There are traces of an outer defence wall/bank which runs across the fields on the approach to the Castle and would have formed part of the outer defence wall of the fortress.  Archaeologists are satisfied that these remnants are circa 2,000 years old.     The fort contained within this protective wall was known as Dún Cruadha which probably doesn’t refer to the fort of Cruadha (as in a person) but rather a fort built on a rock or a hard place from the Irish word for hard – “cruadh”.

A full archaeological survey of the area would undoubtedly reveal further treasures and help us to learn more of the pre-history and history of the site but for the present we can confirm that in the pre-historic era the area was occupied by early man circa 10,000 years ago and traces of a fortress from over 2,000 years ago are still in evidence here making Blackwater Castle a significant site of international importance.

An aerial view of Blackwater Castle

An aerial view of the site shows the commanding position of the Castle over the winding course of the River Awbeg.  When this site was a fortress the vegetation in the valley would have been kept to a minimum and the extensive woodlands you now see would not have existed – rather there would have been an exposed limestone outcrop surrounded by water on three sides – ideal for defence purposes.


Blackwater Castle once formed part of the ancient land known as “Caoille”, an area of approximately 250 square miles which covers the Barony of Fermoy and the Barony of Condons and Clangibbon and the modern day towns of Fermoy, Mallow and Mitchelstown.  Caoille was described by Patrick Power in his study of a medieval manuscript, “Crichad an Chaoilli”, as

“a pleasant, fruitful and desirable land it is – one of the richest agricultural tracts in Ireland – drained by the Avonmore and its tributaries to the North,  the Araglen, the Funshion, the Breagog and the Awbeg … decidedly a land worth fighting for  – fertile above the average, delightfully timbered, well cultivated and naturally protected from hostile attack and winter winds”.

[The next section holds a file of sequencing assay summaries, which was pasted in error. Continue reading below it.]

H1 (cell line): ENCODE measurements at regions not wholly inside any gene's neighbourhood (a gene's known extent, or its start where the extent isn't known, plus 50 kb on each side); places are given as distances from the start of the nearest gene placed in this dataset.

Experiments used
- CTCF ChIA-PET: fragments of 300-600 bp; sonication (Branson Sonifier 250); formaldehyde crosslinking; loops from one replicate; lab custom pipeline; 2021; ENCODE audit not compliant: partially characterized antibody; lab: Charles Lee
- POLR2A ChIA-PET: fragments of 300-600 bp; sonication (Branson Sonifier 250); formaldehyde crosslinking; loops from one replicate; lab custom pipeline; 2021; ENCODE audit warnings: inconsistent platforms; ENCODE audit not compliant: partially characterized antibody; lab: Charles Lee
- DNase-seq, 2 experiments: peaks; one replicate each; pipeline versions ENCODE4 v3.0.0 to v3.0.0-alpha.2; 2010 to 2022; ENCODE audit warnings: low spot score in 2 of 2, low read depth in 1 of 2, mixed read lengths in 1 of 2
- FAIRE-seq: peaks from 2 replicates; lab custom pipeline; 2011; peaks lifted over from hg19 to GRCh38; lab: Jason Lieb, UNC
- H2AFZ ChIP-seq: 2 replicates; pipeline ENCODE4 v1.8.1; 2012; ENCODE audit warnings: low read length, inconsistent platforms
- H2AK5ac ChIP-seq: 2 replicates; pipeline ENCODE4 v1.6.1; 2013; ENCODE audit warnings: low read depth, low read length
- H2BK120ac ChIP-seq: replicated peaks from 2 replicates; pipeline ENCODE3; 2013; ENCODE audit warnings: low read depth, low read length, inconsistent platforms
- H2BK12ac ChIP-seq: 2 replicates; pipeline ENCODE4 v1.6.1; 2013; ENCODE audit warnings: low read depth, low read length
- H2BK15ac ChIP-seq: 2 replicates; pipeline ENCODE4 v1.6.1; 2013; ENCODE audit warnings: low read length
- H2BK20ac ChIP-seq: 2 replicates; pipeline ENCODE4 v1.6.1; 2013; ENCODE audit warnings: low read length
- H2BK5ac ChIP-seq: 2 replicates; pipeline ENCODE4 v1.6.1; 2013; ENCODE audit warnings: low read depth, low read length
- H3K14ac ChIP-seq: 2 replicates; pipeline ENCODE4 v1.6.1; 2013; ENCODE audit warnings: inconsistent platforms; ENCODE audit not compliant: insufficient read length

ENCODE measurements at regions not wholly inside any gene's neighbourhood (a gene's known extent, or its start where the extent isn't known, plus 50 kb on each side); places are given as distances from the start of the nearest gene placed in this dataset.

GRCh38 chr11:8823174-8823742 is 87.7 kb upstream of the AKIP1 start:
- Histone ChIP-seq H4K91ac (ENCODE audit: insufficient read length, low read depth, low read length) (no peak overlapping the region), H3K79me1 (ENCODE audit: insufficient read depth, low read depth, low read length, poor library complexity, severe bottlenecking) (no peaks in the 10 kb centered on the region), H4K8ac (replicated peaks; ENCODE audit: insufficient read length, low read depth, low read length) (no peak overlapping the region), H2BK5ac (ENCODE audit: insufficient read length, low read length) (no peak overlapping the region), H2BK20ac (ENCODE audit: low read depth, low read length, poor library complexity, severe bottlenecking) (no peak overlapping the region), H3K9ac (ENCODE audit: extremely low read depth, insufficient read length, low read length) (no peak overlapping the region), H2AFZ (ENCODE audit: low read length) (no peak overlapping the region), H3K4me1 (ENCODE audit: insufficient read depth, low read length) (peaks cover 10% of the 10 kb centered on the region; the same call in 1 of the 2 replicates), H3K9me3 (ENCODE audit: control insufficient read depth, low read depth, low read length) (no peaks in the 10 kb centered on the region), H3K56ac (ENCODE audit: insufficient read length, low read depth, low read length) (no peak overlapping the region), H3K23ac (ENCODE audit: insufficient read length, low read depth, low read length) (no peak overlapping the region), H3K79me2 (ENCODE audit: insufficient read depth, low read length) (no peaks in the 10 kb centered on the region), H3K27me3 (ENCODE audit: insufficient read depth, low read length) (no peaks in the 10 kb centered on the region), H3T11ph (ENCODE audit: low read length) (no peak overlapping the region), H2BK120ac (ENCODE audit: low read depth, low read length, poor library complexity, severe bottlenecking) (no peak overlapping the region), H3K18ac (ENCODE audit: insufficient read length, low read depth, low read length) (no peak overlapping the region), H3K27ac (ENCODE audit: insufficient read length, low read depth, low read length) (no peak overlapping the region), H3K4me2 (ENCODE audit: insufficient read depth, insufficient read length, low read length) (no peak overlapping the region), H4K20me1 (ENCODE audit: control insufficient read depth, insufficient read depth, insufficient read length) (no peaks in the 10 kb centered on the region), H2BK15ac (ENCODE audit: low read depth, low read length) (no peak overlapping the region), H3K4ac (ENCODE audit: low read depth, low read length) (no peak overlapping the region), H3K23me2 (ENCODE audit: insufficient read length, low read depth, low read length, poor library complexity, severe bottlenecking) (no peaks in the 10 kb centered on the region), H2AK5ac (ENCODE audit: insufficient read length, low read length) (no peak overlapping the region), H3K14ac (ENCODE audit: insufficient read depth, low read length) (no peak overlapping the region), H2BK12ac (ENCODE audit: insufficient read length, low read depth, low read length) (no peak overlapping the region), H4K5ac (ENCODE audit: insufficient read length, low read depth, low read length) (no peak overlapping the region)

The Siege of Knocklong – circa 250 AD 

We know quite a bit about Caoille from Crichad an Chaoilli (itself a remarkable and unique manuscript compiled in the 15th Century from sources written prior to the Anglo Norman Invasion in 1169 and most probably prior to the Synod of Rathbreasil in 1111) as the manuscript describes the topography and the ruling families of the area in some detail.  Legend also tells us that back in the 3rd Century Caoille was awarded to Mogh Ruith, a blind magician of significant magical powers, who hailed from Valentia Island.  The High King of Ireland at the time, Cormac mac Airt, was in financial difficulty and sought additional levies and taxes from the King of Munster, Fiacha Moilleathan (elsewhere called Mogh Corb), and a war ensued.  Cormac’s Druids magically deprived Munster of water so in desperation Fiacha called on Mogh Ruith and asked for help in return for which Mogh Ruith could have his pick of the land in Munster. Cormac was defeated by Mogh Ruith’s superior magic which restored water, conjured up magical hounds which destroyed Cormac’s Druids, and turned his breath into storms and men into stone.  Cormac’s defeat led to Mogh Ruith choosing the best land in Munster as his reward and he chose Caoille.

The granting of Caoille to Mogh Ruith is described by Power as follows:-